Talk:Crowdsourcing

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Correctness of statements and proper references[edit]

Regarding paragraph: "It is usually expected from a crowdsourced project to be unbiased by incorporating a large population of participants with a diverse background. However, most of the crowdsourcing works are done by people who are paid or directly benefit from the outcome (e.g. most of open source projects working on Linux). In many other cases, the end product is the outcome of a single person's endeavour, who creates the majority of the product, while the crowd only participates in minor details.[76]"

Looking up reference 76, I only find a news article with merely the personal opinion of the writer -- no further references therein whatsoever to support the claims made in the section listed above. As a critical (scientific) reader, I must therefore deem the paragraph non-factual, without evidence; they do not belong in this form in an encyclopedia. For instance, the statement that Linux is based on projects should be detailed; above all: how much a part is financially independent, and how much is not? If financial dependence is marginal, the above paragraph appears not worth mentioning; if is, then it is.

It is clear that the problem outline is a valid concern. But without further details and examples based on actual research, the statements definitely appear made up. In short, the statements are not based on factual research. — Preceding unsigned comment added by 134.76.222.49 (talk) 22:08, 23 December 2013 (UTC)

Reorganizing the "Modern methods" and "Predecessors" sections[edit]

User stuen007 changed "Predecessors" to "Historical Examples." This brings the section more in line with the definition provided earlier in the article, which allows for examples of crowdsourcing that occur offline. Brndn.js (talk) 15:41, 17 September 2014 (UTC)

In addition, we moved "Crowdsourcing Typology" to the top-level "Modern methods" section, as this content describes a method of looking at how crowdsourcing is broken down into categories. In addition, we made "Types of Crowdsourcing" a top-level heading, and changed its name to "Examples," to better describe its content. This way, the "Historical Examples" and "Examples of Crowdsourcing" sections are parallel. Brndn.js (talk) 15:41, 17 September 2014 (UTC)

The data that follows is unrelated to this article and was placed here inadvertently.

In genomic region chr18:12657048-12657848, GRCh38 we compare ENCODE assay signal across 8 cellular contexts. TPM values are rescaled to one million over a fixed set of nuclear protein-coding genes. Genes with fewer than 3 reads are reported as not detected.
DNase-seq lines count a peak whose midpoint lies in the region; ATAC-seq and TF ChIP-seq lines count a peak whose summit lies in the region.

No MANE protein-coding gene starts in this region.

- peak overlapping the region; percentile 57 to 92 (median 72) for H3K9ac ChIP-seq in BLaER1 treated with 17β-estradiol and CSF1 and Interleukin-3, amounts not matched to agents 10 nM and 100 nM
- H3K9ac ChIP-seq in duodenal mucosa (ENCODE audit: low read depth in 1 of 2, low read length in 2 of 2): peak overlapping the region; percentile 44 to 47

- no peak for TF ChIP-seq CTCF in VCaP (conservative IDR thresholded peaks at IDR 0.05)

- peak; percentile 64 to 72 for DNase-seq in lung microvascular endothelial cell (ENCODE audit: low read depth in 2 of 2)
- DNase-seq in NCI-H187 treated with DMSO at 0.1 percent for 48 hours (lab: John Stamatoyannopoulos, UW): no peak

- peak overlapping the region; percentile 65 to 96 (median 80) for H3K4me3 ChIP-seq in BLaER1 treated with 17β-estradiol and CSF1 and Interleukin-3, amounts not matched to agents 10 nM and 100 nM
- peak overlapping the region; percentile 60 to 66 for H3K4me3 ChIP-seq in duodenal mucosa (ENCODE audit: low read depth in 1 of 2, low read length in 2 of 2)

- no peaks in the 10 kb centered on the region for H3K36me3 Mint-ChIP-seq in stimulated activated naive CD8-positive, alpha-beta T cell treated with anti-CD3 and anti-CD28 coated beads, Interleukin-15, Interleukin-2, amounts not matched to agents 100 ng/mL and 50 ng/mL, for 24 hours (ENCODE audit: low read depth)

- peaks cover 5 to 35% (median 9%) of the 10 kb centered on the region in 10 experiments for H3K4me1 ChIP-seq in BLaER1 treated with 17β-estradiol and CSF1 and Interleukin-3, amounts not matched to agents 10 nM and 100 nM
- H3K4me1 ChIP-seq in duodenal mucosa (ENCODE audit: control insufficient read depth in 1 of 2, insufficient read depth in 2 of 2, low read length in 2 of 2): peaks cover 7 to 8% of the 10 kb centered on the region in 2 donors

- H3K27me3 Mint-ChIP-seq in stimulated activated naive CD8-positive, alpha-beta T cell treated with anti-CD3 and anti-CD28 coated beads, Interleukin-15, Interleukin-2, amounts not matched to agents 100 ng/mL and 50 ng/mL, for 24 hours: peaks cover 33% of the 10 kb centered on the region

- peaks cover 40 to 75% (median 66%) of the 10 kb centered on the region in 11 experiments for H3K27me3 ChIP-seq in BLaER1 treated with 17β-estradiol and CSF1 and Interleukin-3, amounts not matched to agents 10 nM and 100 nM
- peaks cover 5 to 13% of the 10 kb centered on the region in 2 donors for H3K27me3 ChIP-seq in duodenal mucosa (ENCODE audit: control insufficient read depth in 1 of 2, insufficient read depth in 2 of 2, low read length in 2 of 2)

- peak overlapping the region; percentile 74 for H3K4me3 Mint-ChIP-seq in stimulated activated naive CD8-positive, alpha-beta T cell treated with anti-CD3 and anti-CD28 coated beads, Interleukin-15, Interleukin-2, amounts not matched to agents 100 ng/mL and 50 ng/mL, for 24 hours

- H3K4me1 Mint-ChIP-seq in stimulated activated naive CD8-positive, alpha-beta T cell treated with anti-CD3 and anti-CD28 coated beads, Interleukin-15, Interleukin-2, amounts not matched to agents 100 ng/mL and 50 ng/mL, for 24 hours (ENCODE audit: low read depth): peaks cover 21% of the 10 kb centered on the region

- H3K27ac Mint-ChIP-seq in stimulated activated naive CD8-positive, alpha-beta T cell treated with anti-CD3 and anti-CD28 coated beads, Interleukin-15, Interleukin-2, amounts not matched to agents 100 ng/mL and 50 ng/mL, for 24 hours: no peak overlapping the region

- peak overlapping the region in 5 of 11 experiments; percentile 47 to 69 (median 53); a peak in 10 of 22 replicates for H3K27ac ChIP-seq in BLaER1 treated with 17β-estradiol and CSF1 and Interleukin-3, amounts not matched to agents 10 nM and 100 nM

"Wisdom of the Crowd" heading moved to See Also section. Solar Nebula (talk) 16:01, 17 September 2014 (UTC)

More examples of non-internet predecessors[edit]

We've added two more useful examples of non-internet uses of crowdsourcing. One is the use of crowdsourcing to gather information about the Leonid meteor showers. The other is the gathering of information about the number of birds in certain places on christmas day which provides useful data to ornithologists. - StartlingCanary2 A.stass21 Studently Danie949 15:53 UTC 17 September 2014 — Preceding undated comment added 15:53, 17 September 2014 (UTC)

Additional information about authors + additional citation[edit]

Added information about Daren C. Brabham, Henk van Ess, Enrique Estellés-Arolas, and Fernando González Ladrón-de-Guevara. Also fixed some [citation needed] tags with references. — Preceding unsigned comment added by Cadunne (talkcontribs) 15:58, 17 September 2014 (UTC)

Separate Page that might need to be incorporated into the main page[edit]

https://en.wikipedia.org/wiki/Crowdsourcing_as_Human-Machine_Translation This topic seems an odd choice to have it's own page, especially due to its title. I do not know if it would be better off under the Crowdsourcing page or the Machine translation page. I will add this same post to the Machine Translation page. StartlingCanary2 (talk) 16:02, 17 September 2014 (UTC)

Updating Ethics section to include Citizen Science ethics[edit]

Within the citizen science community there are some agreed upon ethics, such as crediting crowdworkers and only using them when they are necessary, that aren't in the article. Me and my classmates have started on a section, pasted below. Someone else can feel free to continue.

[Citizen Science]] projects, strongly tied to academia, have to operate under a more strict ethical code than private institutions utilizing crowdsourcing. For example, they have to make sure that participants are properly credited in papers for which they provided the data and analysis. They also need to make sure participants are doing work that is both necessary and unable to be done by a machine as to not waste their time (CITE: http://www.citizensciencealliance.org/proposals.html).


Darch Paper- https://ay14.moodle.umn.edu/pluginfile.php/741572/mod_resource/content/1/darch2014.pdf — Preceding unsigned comment added by Cadunne (talkcontribs) 17:00, 10 December 2014 (UTC)